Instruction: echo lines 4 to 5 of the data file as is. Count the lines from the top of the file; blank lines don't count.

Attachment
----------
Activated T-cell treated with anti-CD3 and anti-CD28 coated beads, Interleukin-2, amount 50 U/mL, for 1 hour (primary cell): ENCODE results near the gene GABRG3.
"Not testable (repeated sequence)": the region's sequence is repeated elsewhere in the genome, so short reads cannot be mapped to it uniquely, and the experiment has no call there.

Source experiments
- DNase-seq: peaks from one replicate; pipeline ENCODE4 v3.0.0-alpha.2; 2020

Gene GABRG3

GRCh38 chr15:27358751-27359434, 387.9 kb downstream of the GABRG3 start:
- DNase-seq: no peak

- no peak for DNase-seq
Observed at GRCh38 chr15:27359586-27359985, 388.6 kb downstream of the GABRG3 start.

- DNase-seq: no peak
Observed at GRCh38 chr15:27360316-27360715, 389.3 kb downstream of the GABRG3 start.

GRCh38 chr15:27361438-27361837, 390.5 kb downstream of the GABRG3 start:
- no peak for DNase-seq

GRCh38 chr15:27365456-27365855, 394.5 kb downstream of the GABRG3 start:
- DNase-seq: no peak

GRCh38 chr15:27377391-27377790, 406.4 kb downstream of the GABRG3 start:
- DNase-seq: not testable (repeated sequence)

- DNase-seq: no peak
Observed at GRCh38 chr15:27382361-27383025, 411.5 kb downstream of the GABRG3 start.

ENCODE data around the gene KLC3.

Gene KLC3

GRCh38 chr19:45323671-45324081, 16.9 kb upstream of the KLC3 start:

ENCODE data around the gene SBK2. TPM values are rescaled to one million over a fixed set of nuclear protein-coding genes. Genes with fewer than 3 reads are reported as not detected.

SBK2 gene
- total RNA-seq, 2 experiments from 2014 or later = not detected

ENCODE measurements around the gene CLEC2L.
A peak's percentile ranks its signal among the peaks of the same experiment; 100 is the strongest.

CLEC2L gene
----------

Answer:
- DNase-seq: peaks from one replicate; pipeline ENCODE4 v3.0.0-alpha.2; 2020

Gene GABRG3